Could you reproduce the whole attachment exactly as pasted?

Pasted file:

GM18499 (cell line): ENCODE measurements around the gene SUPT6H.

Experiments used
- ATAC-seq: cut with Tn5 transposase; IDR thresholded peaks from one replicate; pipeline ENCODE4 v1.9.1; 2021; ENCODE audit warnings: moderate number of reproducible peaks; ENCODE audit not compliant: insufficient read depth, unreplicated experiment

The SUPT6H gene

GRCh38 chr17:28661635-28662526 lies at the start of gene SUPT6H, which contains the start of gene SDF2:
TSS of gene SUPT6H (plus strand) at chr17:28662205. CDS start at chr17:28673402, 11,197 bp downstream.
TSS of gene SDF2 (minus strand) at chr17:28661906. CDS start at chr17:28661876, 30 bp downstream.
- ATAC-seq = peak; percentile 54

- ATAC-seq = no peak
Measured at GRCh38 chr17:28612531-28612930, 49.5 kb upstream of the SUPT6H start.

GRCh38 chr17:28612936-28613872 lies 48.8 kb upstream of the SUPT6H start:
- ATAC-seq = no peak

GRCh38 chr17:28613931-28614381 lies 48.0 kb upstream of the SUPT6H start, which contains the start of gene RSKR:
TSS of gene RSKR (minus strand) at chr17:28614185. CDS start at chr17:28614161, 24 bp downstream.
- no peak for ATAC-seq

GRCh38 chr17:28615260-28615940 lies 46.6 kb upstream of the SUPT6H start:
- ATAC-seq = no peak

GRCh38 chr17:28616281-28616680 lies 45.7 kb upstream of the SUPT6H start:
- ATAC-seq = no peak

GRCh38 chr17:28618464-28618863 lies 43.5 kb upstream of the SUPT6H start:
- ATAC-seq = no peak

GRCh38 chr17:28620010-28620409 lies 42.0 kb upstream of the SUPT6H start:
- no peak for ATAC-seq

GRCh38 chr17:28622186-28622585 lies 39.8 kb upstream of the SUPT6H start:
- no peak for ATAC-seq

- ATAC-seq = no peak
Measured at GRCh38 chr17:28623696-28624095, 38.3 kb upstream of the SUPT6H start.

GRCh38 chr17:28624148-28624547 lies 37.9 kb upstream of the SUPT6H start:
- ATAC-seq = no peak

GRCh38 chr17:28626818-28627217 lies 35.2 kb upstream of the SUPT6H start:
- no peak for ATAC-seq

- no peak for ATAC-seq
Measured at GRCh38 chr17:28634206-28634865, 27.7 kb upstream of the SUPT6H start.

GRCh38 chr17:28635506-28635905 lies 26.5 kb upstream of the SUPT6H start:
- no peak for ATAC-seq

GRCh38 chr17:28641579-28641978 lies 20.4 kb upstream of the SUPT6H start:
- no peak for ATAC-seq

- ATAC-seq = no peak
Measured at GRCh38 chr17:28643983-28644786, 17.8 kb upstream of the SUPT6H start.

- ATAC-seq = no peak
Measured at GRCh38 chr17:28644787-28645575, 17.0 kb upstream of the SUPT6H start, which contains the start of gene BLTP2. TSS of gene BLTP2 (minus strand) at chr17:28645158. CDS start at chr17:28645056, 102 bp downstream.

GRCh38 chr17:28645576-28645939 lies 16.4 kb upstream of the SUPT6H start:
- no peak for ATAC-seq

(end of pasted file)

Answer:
GM18499 (cell line): ENCODE measurements around the gene SUPT6H.

Experiments used
- ATAC-seq: cut with Tn5 transposase; IDR thresholded peaks from one replicate; pipeline ENCODE4 v1.9.1; 2021; ENCODE audit warnings: moderate number of reproducible peaks; ENCODE audit not compliant: insufficient read depth, unreplicated experiment

The SUPT6H gene

GRCh38 chr17:28661635-28662526 lies at the start of gene SUPT6H, which contains the start of gene SDF2:
TSS of gene SUPT6H (plus strand) at chr17:28662205. CDS start at chr17:28673402, 11,197 bp downstream.
TSS of gene SDF2 (minus strand) at chr17:28661906. CDS start at chr17:28661876, 30 bp downstream.
- ATAC-seq = peak; percentile 54

- ATAC-seq = no peak
Measured at GRCh38 chr17:28612531-28612930, 49.5 kb upstream of the SUPT6H start.

GRCh38 chr17:28612936-28613872 lies 48.8 kb upstream of the SUPT6H start:
- ATAC-seq = no peak

GRCh38 chr17:28613931-28614381 lies 48.0 kb upstream of the SUPT6H start, which contains the start of gene RSKR:
TSS of gene RSKR (minus strand) at chr17:28614185. CDS start at chr17:28614161, 24 bp downstream.
- no peak for ATAC-seq

GRCh38 chr17:28615260-28615940 lies 46.6 kb upstream of the SUPT6H start:
- ATAC-seq = no peak

GRCh38 chr17:28616281-28616680 lies 45.7 kb upstream of the SUPT6H start:
- ATAC-seq = no peak

GRCh38 chr17:28618464-28618863 lies 43.5 kb upstream of the SUPT6H start:
- ATAC-seq = no peak

GRCh38 chr17:28620010-28620409 lies 42.0 kb upstream of the SUPT6H start:
- no peak for ATAC-seq

GRCh38 chr17:28622186-28622585 lies 39.8 kb upstream of the SUPT6H start:
- no peak for ATAC-seq

- ATAC-seq = no peak
Measured at GRCh38 chr17:28623696-28624095, 38.3 kb upstream of the SUPT6H start.

GRCh38 chr17:28624148-28624547 lies 37.9 kb upstream of the SUPT6H start:
- ATAC-seq = no peak

GRCh38 chr17:28626818-28627217 lies 35.2 kb upstream of the SUPT6H start:
- no peak for ATAC-seq

- no peak for ATAC-seq
Measured at GRCh38 chr17:28634206-28634865, 27.7 kb upstream of the SUPT6H start.

GRCh38 chr17:28635506-28635905 lies 26.5 kb upstream of the SUPT6H start:
- no peak for ATAC-seq

GRCh38 chr17:28641579-28641978 lies 20.4 kb upstream of the SUPT6H start:
- no peak for ATAC-seq

- ATAC-seq = no peak
Measured at GRCh38 chr17:28643983-28644786, 17.8 kb upstream of the SUPT6H start.

- ATAC-seq = no peak
Measured at GRCh38 chr17:28644787-28645575, 17.0 kb upstream of the SUPT6H start, which contains the start of gene BLTP2. TSS of gene BLTP2 (minus strand) at chr17:28645158. CDS start at chr17:28645056, 102 bp downstream.

GRCh38 chr17:28645576-28645939 lies 16.4 kb upstream of the SUPT6H start:
- no peak for ATAC-seq